On any given day, I want time to speed up or slow down about 376 times. Fussy babies? Hurry up, nap time. Everyone is hungry and needs to be fed at the exact same moment? Let’s fast forward thirty minutes to when dinner (some moderate semblance of it) is on the table and everyone is happy and busy eating. An hour of bedtime routine and still everyone wide awake? Come on, bedtime, I’m ready to throw myself onto the couch and watch (sleep through) Homeland or Top Chef.
And then there are the moments were I want to time to stand still. You know the moments—those beautiful, tiny, unexpected moments where you step back and you see your children with new, clear eyes. Those moments where life, albeit briefly, can’t get any better and see your kids for the beautiful little people they are (or can be, in these moments).
I had one of those moments tonight. I’d told the biggies to get dressed for bed about 14 times. They were stalling, and if stalling were a sport, they’d be champions. By a longshot. The babies were all crying and frantically trying to climb up me, so I gave up and sat on the living room floor so that they could climb all over me. Instead, they started hitting each other in the face and fighting over who would get the prime spot on my lap. I was tired. Really tired. And really ready for everyone to march themselves to bed quickly and quietly.
And then it happened.
Mom, the biggies said, we have to do our show for you before bed. Dad, sit down right there. You have to sit on that couch. No, the OTHER couch. And watch us. And no talking at all. [Cue me talking to the babies and trying to console them]. You have to watch us, Mom! No talking! [Now cursing under my breath because we’re long past bedtime.] Me: Ok ok! Just do it already! Do the show! Go! GO!!!
The show consisted of Lucy singing very energetically and off key, while all three of the biggies swayed and sashayed wildly around the living room. Emily and Molly alternated jumping off Lucy’s back. Lucy continued singing while directing the others, and their routine changed as they went along. And then, amazingly, the babies stopped fighting and got off my lap, and started dancing and clapping. All three were shaking their heads with excitement, clapping, giggling, and joining in the fun.
I sucked in a deep breath between my teeth and paused. I paused the endless to-do list in my head, I paused my frustration that no one was in bed, I paused my fatigue and I just sat on the floor, watching them all: All six of my daughters dancing and singing and clapping together. The babies so thrilled to be with their big sisters. The biggies swooping down to include the babies in their elaborate dance routine. They were all so happy, and, even more than that, they were happy to be dancing and singing together.
And so, for a few minutes, I completely abandoned my mission to get them to sleep. I stopped what I was doing and gave in the laughter and dancing. I put music on my phone and we all danced and sang. I think the first song was something by Katy Perry. And then it was that song Stitches by someone I don’t know but the biggies love. I wanted to stop time and stay in that perfect moment. And for a little while, I did. We laughed. We danced. Everyone was content. This—this moment—was what life and parenthood was all about, right?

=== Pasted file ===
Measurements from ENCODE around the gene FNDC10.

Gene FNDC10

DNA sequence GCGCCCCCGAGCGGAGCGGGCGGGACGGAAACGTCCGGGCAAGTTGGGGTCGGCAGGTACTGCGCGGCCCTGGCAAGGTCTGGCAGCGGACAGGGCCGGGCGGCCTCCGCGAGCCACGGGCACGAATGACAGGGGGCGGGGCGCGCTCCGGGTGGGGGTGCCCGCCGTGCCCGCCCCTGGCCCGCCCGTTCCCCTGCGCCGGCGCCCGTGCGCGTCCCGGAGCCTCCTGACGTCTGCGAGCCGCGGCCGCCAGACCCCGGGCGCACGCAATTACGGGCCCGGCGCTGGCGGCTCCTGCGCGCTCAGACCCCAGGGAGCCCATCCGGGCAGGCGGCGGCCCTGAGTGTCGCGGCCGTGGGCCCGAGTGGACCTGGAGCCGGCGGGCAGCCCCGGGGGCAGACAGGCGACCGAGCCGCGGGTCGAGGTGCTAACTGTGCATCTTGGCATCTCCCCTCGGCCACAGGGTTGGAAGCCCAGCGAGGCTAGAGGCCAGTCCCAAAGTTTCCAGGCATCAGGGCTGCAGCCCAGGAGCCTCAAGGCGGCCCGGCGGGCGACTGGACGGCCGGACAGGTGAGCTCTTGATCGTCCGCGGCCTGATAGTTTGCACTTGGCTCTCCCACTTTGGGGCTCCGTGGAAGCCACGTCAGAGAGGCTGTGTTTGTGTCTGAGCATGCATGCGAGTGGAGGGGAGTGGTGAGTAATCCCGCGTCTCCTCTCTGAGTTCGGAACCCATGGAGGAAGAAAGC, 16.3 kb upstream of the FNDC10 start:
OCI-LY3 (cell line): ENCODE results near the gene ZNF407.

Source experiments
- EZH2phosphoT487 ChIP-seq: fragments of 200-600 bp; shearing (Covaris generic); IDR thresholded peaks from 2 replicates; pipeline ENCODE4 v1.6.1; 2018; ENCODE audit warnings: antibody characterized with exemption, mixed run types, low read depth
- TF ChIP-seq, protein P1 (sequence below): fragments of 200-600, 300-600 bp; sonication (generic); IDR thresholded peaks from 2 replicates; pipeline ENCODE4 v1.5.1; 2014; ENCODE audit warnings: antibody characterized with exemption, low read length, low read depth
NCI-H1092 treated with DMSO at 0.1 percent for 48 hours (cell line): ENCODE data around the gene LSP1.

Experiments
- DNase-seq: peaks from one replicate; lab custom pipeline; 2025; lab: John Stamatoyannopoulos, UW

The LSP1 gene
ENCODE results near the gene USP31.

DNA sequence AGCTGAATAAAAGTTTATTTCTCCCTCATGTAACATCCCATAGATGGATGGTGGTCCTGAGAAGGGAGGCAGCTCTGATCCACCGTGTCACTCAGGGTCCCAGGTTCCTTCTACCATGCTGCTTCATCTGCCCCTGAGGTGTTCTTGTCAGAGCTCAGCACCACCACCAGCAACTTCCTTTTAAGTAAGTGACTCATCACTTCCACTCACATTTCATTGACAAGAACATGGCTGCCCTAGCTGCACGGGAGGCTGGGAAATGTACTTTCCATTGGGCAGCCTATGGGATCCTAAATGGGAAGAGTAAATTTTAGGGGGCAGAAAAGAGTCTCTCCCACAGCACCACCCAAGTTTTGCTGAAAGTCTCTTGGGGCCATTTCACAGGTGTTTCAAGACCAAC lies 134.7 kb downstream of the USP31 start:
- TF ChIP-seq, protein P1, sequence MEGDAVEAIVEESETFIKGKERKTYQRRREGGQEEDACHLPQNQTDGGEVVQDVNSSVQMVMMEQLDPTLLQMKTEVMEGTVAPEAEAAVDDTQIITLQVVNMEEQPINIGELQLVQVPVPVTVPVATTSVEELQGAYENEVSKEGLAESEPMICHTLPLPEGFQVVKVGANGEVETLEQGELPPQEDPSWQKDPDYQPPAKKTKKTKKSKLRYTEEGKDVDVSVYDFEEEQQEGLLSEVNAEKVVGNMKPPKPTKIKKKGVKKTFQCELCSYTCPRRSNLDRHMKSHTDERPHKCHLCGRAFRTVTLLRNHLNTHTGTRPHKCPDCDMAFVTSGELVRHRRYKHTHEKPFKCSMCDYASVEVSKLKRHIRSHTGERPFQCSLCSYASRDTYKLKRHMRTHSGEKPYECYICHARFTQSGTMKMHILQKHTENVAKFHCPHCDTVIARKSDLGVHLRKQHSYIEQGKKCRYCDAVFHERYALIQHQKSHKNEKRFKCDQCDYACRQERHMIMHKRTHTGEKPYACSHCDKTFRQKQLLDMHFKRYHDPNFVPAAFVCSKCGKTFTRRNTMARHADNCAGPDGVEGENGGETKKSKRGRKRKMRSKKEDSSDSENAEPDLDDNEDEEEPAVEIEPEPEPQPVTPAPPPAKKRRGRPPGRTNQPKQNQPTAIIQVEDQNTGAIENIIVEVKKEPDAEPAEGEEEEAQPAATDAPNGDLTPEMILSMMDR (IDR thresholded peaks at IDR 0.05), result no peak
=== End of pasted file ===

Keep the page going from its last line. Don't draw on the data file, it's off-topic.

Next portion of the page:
Eventually (ok, maybe ten minutes later), it was time to turn the music off and get back to real time and the daily drudgery of the bedtime routine. But that tiny, beautiful moment gave me the boost I needed to carry me over the finish line of a very long day. When I find those tiny, beautiful moments, I cling to them. I know they are a gift, a reminder to slow down. To pause. To appreciate what’s right in front of me. To be clear, I know that on many days, finding the tiny, beautiful moments is like sifting through mountains of dirt looking for tiny flecks of gold. Other days, there is an abundance of tiny, beautiful moments to be thankful for. Every day is different, and, if there’s one thing I’ve learned in parenting six kids under eight, it’s that there is no predictable day. At all. I can’t predict who will wake up happy or sick or mad or grumpy or generous. The only thing I know is that each day, there will be a lot of crying and schlepping and whining and pushing forward. But there will also be those moments that take my breath away.
So each day, I try to look for them whenever I can. I pause when I say goodbye when I send the biggies off to school each day. I hug them hard and tight. I kiss the babies’ feet and make them laugh. I notice Emily’s sparkling blue eyes and how they twinkle when she tells me a joke and I laugh. I notice how Molly has suddenly nailed how to be perfectly sarcastic. I notice how Lucy is more poised than ever. All those tiny moments make the other ones fade into the background, and remind me to stay focused on the fact that the days are long but the years are short. Those moments remind me that I’m not just getting through the days but instead we’re living and loving and growing with each day. So today, and every day—especially the endlessly long ones—I remind myself of this: there is no ordinary day. Only ordinary moments and tiny, beautiful ones. Look for the tiny, beautiful ones. They make all the ordinary ones worthwhile.
A recent beautiful moment: seeing my biggest girls walking and laughing arm in arm in the rain.
Bedtime, what bedtime? Let's dance instead.